By Catherine Wearing
I first started climbing (indoors) in 2009. I’d wanted to try rock climbing for ages but I didn’t know anyone who did it and (in the days before meetup and the proliferation of climbing gyms) it wasn’t obvious how to get into it otherwise. When I happened to meet someone who was climbing in the gym, I went along with them and fell in love with climbing. As someone who tends to get interested in something for a while, only to gradually lose enthusiasm and eventually turn to something else, I have been surprised by the ongoing passion that I feel for climbing. Almost a decade and still going strong. I fantasize about being a climbing ‘dirtbag’.
So that’s some relevant background. What I want to focus on is what could perhaps be called a ‘side effect’ of my passion for climbing, namely, injuries. Because I climb as often and as hard as I can, I tax my body – and especially my upper body – pretty severely. As a result, I’ve had a whole slew of minor soft tissue injuries over the past decade: both wrists, both shoulders, several fingers, and most recently, my right elbow. None of these injuries have required surgery and some have healed with rest alone. But most have required doctors’ visits, several months of physical therapy, and in some cases, X-rays or scans of various kinds to pin down what exactly is wrong.
In reflecting on this history, I’ve been led to wonder about two things in particular:
First, the threat of injury doesn’t act as much of a deterrent for me. I hate taking time off climbing to rest an injury, but I seem to end up doing it at least once every other year (and sometimes more often). Rationally, it is obvious that my body simply cannot climb as hard as I would like it to and so it should also be obvious to me that I should scale back my climbing ambitions to better suit what I can do. But I have incredible trouble doing this. When I am injured, that forces me to scale back (or stop), but when I am healthy, I only want to try to push myself a bit harder than before. For me, a significant draw of climbing lies in tackling problems that I’m not sure I’m capable of doing. I have learned to be better about building up my strength gradually and pacing myself (especially in the gym) to avoid overdoing it. But my ongoing string of injuries suggests that I haven’t mastered this self-control (if that’s what it is) yet.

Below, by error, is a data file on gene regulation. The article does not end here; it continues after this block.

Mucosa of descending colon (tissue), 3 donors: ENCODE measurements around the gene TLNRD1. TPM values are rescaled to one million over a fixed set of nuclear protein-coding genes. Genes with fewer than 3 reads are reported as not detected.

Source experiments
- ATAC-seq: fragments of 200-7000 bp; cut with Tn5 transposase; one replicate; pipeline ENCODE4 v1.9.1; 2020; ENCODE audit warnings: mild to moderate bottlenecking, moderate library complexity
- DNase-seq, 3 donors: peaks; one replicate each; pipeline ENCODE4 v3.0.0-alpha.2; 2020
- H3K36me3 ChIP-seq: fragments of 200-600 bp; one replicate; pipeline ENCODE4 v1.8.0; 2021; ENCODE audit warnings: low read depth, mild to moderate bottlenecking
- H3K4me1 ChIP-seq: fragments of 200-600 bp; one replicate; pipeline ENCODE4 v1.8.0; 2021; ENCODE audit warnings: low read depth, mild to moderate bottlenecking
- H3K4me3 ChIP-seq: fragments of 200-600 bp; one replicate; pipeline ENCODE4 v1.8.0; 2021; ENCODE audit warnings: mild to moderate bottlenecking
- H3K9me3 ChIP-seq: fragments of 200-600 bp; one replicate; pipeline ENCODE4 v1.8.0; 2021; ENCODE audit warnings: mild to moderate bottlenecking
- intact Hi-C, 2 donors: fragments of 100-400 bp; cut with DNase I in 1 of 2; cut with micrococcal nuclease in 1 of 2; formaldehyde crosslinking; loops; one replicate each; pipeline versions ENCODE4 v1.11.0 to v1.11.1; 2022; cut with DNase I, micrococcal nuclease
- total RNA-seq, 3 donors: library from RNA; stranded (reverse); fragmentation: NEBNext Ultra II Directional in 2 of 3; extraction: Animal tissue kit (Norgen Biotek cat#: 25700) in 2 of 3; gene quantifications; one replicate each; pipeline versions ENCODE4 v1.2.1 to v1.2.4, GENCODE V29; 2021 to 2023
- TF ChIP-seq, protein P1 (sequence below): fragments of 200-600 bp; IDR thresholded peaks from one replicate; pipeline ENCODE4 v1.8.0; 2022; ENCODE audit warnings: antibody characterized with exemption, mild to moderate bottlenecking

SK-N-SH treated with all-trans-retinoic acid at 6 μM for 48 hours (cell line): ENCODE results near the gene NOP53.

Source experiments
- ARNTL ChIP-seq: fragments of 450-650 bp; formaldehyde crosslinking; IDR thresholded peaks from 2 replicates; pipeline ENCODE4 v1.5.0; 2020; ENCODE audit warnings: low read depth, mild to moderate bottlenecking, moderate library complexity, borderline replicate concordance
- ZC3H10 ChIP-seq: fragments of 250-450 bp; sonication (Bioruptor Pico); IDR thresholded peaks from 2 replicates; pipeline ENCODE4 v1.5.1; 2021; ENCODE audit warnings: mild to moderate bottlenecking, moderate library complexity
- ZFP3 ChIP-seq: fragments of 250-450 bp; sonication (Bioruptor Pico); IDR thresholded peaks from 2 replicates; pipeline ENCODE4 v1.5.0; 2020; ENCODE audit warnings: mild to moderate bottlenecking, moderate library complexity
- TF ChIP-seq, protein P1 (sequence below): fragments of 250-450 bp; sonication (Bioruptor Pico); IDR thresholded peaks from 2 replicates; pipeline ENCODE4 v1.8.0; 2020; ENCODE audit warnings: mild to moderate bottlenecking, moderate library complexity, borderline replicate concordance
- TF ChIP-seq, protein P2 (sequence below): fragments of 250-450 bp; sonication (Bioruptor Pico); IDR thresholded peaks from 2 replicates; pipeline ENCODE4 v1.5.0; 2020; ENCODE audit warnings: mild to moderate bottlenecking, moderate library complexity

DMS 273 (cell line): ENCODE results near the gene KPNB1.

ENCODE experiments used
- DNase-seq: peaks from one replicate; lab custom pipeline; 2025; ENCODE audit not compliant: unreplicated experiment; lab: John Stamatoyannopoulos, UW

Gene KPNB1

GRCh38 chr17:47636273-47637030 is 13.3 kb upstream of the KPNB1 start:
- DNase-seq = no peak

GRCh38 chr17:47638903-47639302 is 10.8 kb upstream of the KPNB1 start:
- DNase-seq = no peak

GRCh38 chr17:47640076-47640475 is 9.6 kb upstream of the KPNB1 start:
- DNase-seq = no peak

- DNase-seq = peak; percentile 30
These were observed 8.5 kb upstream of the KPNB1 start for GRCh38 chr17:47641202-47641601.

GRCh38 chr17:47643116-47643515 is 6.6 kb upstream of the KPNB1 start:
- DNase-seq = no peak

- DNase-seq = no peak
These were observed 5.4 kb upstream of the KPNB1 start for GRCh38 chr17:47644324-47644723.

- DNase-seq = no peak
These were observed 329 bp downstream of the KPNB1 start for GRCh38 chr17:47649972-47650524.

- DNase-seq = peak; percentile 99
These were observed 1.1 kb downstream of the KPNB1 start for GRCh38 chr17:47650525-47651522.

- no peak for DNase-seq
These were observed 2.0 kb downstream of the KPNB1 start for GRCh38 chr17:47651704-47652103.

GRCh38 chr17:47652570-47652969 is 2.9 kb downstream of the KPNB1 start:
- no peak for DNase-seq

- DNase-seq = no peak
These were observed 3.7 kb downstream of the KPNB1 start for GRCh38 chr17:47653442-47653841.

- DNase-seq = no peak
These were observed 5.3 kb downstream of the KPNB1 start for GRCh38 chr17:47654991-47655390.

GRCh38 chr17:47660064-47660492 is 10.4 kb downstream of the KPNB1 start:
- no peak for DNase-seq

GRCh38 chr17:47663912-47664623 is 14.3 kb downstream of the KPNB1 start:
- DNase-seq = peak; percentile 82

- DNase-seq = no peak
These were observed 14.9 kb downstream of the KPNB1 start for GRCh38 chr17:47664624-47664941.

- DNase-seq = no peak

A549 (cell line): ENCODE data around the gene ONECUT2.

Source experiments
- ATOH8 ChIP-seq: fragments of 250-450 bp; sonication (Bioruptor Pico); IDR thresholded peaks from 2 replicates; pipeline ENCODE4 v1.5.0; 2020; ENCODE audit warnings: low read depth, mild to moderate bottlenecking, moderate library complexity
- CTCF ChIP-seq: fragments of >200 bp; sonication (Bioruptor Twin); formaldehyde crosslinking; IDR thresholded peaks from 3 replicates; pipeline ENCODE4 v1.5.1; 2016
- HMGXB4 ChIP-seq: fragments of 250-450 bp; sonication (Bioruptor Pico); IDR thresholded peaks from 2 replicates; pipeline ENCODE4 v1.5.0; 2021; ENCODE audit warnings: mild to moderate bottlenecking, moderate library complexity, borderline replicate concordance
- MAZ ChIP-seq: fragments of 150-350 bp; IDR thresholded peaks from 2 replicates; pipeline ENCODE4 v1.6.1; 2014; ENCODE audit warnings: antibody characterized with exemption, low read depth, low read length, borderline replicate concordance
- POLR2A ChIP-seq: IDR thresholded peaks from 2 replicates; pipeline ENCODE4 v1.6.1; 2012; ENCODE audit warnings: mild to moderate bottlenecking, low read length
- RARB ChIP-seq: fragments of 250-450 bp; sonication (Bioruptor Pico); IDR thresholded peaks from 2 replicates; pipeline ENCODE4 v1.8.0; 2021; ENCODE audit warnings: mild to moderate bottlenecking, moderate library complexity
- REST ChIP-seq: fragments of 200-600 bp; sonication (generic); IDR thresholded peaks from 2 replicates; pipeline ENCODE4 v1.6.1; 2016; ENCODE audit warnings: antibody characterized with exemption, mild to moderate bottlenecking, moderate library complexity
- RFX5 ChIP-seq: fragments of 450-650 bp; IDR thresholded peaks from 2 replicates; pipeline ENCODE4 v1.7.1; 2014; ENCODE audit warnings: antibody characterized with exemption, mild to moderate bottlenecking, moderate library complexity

The second thing I find myself thinking a lot about is that I consume a lot more medical resources than I did before I started climbing. On the whole, I have been fortunate not to need much medical care beyond routine preventative check-ups and tests. The various climbing injuries which send me to the doctor and the physiotherapist are essentially ‘self-inflicted’. That is, they’re not the results of accidents, but of overdoing it, of not exercising self-control in how hard I push myself. Given how overtaxed our medical resources are, I’m not sure this behaviour is justified. I suppose I could argue that climbing keeps me happy and healthy in ways that go beyond my ligaments and tendons, which might in turn help me avoid other kinds of medical care. But who knows whether that’s true? Perhaps I’d be almost as healthy if I stuck to the forms of exercise that I enjoy but am not as passionate about.
I’m trying to learn from experience, to push myself less hard and to draw as much enjoyment as I can from simply being outside on the rock, even when I’m climbing something easy. And I think my rate of injury is gradually slowing. But as I continue to age, I expect the physical demands of climbing, even at the easier grades, to increase. It fills me with delight to see climbing friends still going strong in their 60s and 70s. So I’m hopeful that if I can find a better balance, I’ll be able to keep climbing for a long time. But in the meantime, I wish I could do a better job finding the mid-point between the challenge which brings me such joy and a level of physical demand which my body can sustain.
Catherine Wearing is a philosopher, feminist, and rock climber. Also a runner, tea drinker, and mystery novel reader.